Researchers from the United States, Japan, Germany and the UK experimented at the SLAC National Accelerator Laboratory to mimic the diamond rain within the interior of icy giant planets. This phenomenon, carried out at the Linac Coherent Light Source (LCLS), included the recreation of celestial climates is termed as lab astrophysics. It is a method of simulation of grand galactic events on smaller temporal and spatial scales wherein the physical parameters can be modified. The anomaly of ‘diamond rain’ was produced in the laboratory by inducing severe conditions environmentally. High temperatures and pressures were induced in polysterene, a plastic used to imitate methane, the substance responsible for Neptune’s unique bluish shade.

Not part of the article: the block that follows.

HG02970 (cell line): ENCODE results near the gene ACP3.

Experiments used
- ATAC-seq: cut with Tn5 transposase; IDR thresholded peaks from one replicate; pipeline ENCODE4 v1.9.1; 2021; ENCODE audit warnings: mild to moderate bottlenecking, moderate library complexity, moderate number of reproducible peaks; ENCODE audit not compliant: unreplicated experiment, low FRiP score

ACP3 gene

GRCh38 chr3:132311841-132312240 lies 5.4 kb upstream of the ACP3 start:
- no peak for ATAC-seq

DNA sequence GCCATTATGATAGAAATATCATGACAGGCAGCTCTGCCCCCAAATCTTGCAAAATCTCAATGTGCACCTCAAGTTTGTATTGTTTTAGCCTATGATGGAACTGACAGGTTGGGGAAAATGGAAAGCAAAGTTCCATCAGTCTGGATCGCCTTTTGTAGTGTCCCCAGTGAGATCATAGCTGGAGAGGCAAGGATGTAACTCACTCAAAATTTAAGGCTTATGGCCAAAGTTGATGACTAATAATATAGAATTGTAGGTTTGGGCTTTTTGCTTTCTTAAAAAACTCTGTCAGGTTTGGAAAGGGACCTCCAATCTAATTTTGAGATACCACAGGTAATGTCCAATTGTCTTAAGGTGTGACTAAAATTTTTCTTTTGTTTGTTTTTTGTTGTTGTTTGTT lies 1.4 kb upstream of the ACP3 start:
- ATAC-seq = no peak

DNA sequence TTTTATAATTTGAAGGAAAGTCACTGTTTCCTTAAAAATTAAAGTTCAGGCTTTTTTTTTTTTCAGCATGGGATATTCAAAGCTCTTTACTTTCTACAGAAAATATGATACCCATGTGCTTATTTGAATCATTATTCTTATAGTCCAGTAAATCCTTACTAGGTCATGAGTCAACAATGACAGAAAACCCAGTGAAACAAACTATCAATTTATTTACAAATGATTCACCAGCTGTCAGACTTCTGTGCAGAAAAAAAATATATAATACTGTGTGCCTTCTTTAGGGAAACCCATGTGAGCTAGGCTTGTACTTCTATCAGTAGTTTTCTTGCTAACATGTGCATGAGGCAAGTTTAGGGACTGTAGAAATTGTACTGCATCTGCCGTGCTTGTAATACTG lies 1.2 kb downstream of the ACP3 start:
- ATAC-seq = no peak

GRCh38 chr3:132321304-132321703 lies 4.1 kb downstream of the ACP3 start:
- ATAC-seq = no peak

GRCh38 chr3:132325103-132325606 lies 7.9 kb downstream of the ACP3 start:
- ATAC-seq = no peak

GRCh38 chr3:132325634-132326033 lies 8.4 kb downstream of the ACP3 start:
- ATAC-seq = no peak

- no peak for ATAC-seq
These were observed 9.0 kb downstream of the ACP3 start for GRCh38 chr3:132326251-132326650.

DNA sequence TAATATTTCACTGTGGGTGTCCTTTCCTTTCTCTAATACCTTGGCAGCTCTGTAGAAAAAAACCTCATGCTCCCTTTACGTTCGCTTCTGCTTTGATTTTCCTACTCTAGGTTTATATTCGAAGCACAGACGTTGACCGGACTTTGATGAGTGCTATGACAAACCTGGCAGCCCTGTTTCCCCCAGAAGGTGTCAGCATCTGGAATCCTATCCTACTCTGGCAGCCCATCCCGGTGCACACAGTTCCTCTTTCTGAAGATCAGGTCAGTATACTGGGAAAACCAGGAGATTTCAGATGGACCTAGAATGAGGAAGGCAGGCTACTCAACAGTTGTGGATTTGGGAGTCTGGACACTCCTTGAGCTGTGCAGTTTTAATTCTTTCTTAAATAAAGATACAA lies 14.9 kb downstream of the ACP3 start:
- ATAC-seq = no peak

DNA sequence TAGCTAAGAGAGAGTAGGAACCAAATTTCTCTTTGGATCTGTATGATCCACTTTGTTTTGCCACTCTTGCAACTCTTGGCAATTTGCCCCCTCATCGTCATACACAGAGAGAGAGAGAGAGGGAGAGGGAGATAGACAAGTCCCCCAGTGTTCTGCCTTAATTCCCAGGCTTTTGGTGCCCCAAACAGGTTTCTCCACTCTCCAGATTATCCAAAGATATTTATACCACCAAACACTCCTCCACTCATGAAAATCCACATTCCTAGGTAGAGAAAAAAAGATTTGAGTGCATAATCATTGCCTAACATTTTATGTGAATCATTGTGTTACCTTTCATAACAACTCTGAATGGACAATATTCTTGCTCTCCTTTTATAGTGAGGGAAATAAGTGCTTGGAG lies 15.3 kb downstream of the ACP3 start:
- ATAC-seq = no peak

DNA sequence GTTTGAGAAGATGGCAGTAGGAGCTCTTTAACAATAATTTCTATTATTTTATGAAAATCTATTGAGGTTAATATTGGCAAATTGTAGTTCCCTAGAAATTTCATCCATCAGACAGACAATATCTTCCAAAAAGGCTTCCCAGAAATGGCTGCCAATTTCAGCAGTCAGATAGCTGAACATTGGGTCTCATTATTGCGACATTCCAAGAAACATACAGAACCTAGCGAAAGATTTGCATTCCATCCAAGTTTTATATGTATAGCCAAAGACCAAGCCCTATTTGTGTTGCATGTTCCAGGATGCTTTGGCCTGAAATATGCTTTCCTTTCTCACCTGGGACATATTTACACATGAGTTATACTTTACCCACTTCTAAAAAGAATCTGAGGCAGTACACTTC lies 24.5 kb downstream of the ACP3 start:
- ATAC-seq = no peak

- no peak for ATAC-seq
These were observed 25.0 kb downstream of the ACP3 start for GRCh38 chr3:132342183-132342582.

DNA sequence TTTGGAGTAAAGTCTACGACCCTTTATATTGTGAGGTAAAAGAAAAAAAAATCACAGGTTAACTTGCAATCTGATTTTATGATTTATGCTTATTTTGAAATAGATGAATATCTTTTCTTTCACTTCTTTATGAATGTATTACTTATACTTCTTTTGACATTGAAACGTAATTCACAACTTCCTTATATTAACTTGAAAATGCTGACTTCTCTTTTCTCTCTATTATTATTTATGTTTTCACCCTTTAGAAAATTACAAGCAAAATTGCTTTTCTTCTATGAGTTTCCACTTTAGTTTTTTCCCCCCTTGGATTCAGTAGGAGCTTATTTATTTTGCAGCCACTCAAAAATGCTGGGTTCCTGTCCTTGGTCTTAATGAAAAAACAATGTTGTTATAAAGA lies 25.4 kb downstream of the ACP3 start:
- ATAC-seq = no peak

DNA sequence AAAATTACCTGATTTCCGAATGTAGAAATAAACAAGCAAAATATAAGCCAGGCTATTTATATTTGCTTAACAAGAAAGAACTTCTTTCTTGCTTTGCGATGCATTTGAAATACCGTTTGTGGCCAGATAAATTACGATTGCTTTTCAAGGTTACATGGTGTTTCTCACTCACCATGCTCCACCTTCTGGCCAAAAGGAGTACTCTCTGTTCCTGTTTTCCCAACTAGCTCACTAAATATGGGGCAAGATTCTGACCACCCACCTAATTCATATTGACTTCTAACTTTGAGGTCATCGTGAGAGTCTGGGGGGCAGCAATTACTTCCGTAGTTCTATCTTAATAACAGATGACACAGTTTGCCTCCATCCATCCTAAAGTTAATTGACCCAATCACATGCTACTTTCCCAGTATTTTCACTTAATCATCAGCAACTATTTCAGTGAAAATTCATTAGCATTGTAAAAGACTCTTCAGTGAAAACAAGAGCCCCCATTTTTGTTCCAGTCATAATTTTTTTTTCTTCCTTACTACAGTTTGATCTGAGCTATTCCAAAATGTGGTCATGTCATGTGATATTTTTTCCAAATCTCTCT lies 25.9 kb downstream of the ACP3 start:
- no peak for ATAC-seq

In the original occurrence, Methane bonds to form chains of hydrocarbons that react in to high pressure and temperature, forming “diamond rain” in the interiors of giant icy planets auch as Neptune. It is deduced that this precipitation occurs nearly five thousand miles underneath the surface of the planet. The planet interiors are found to consist of solid cores, along with a thick slush of various types of ice. The experiment demonstrated that each carbon atom of the plastic was included in the formation of tiny structures of diamonds, about a few nanometers in width. The researchers anticipate the formation of considerably larger formations, on Neptune and Uranus, which could be up to millions of carats in weight. This has been the first of its kind successful attempt at recreating diamond rain, for a very brief time, with the use of X-Ray pulses and powerful optical lasers.